Fat Boy has his admirers
This Harley-Davidson is cool to be seen with, writes CRAIG DUFF
IAM IN desperate need of a black leather jacket. Maybe then people will stop looking at me strangely when I’m riding the Fat Boy. Trouble is, Harley-Davidson’s latest version of its most popular bike is a cool customer to be seen with, even if you are in a jacket that screams Japanese sports bike rider.
That’s my problem. I like bikes with crisp handling, snappy throttle response and awesome anchors. Japanese or European bikes can outbrake, out-handle and out-accelerate the Fat Boy.
But the damn thing is impossible not to admire, on or off it. From the side, the Fat Boy is instantly identifiable as a Harley, right down to the shotgun exhausts and ‘‘50-calibre bullet-sized holes’’ in the solid-alloy wheels.
It’s simply good to look at, and you’ll have plenty of time to look at it when you’re polishing the chrome.
Most of the 1052 people who bought a Fat Boy last year will opt to keep theirs looking clean, if only to ensure the premium they paid for the USbuilt bike is maintained at resale time. That’s one thing Harleys do much better than Japanese bikes. I’ll keep that in mind next time I pass one.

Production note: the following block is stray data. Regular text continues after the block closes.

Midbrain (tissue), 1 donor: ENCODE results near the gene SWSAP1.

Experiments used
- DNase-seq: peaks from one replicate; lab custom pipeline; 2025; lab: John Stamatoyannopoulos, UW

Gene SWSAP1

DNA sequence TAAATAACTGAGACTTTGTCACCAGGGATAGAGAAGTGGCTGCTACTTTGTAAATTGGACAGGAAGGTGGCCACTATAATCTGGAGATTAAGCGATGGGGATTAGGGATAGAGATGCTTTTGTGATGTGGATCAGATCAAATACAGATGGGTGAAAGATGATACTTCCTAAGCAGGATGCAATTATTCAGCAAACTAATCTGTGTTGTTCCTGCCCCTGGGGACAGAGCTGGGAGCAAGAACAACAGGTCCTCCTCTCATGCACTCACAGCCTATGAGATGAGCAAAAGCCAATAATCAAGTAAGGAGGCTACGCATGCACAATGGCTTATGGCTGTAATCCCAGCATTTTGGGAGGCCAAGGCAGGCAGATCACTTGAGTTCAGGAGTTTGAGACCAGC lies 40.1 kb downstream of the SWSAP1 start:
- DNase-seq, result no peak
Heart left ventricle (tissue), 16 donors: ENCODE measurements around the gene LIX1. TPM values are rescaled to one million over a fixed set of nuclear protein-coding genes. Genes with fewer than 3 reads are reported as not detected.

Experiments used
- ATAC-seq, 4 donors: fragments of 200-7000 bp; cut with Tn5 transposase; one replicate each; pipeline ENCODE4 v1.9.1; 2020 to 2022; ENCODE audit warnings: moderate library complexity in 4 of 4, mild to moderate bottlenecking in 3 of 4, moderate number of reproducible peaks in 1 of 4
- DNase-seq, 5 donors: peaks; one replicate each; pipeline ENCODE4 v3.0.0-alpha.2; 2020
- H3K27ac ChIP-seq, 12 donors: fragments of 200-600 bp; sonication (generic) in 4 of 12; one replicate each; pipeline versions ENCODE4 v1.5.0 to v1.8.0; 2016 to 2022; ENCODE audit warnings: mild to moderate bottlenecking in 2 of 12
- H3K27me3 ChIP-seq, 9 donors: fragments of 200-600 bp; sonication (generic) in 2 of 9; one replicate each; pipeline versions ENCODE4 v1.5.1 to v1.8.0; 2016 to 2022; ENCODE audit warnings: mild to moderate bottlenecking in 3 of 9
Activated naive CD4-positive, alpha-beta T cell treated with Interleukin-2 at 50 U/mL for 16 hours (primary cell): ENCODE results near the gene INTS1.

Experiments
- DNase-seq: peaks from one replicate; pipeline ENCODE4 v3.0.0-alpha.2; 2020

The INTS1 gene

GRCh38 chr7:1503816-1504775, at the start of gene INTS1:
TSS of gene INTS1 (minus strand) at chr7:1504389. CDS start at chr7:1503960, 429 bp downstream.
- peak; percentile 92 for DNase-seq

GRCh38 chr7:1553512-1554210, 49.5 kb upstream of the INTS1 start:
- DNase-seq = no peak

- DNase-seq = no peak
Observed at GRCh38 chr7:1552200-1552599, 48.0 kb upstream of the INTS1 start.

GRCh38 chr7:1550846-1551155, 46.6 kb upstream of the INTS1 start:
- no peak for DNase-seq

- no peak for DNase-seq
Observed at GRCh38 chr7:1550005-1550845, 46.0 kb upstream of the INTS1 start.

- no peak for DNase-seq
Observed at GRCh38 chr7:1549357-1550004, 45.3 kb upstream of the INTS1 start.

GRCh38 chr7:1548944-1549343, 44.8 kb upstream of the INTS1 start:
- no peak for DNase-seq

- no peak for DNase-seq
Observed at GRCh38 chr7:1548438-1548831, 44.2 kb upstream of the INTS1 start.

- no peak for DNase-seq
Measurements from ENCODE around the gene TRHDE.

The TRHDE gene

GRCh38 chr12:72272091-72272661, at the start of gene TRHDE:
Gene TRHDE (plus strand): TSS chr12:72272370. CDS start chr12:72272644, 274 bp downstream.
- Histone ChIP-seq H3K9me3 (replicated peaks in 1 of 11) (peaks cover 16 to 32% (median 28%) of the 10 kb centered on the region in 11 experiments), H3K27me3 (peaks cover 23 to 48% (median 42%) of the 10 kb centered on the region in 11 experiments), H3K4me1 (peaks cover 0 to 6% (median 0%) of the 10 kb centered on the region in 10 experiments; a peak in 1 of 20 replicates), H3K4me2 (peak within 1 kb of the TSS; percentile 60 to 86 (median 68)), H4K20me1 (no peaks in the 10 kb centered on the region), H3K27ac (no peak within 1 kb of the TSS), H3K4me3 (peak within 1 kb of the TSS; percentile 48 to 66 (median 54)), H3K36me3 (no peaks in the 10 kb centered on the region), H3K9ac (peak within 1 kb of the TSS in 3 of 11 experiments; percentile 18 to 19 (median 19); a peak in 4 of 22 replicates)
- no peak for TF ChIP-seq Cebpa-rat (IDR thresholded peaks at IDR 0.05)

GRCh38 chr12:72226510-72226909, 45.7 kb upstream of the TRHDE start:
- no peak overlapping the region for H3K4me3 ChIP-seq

But the Fat Boy— Harleys in general— aren’t made to be ridden like other bikes. Once you accept you’ll gouge ruts in the road before you set records and sit back to enjoy the ride, it’s a plushseated treat.
The fuel-injected 1584cc ‘‘Twin Cam 96’’ engine still produces enough snap off the lights to dispense with the four-wheeled worries.
The Fat Boy’s just tickling the start of its midrange in sixth gear at 100km/h, so there’s a tidal surge of torque to carry off overtaking, even with the engine hauling nearly 500kg on a two-up cruise.
And the 200mm-wide rear rubber anchors you to the road. It isn’t as helpful in the twisties, but the footboards will touch ground before you have too many tyre issues. There’s 28 degrees of left lean angle and 30 degrees right.
Ride it the right way and the Fat Boy can be a friend. You can even push it around a little. But try to manhandle this lump of metal and it’ll bite. And that would be tragic.
As Wayne Juffs-King, of Harley Heaven, noted: ‘‘There’s no cool way to fall off a Harley.’’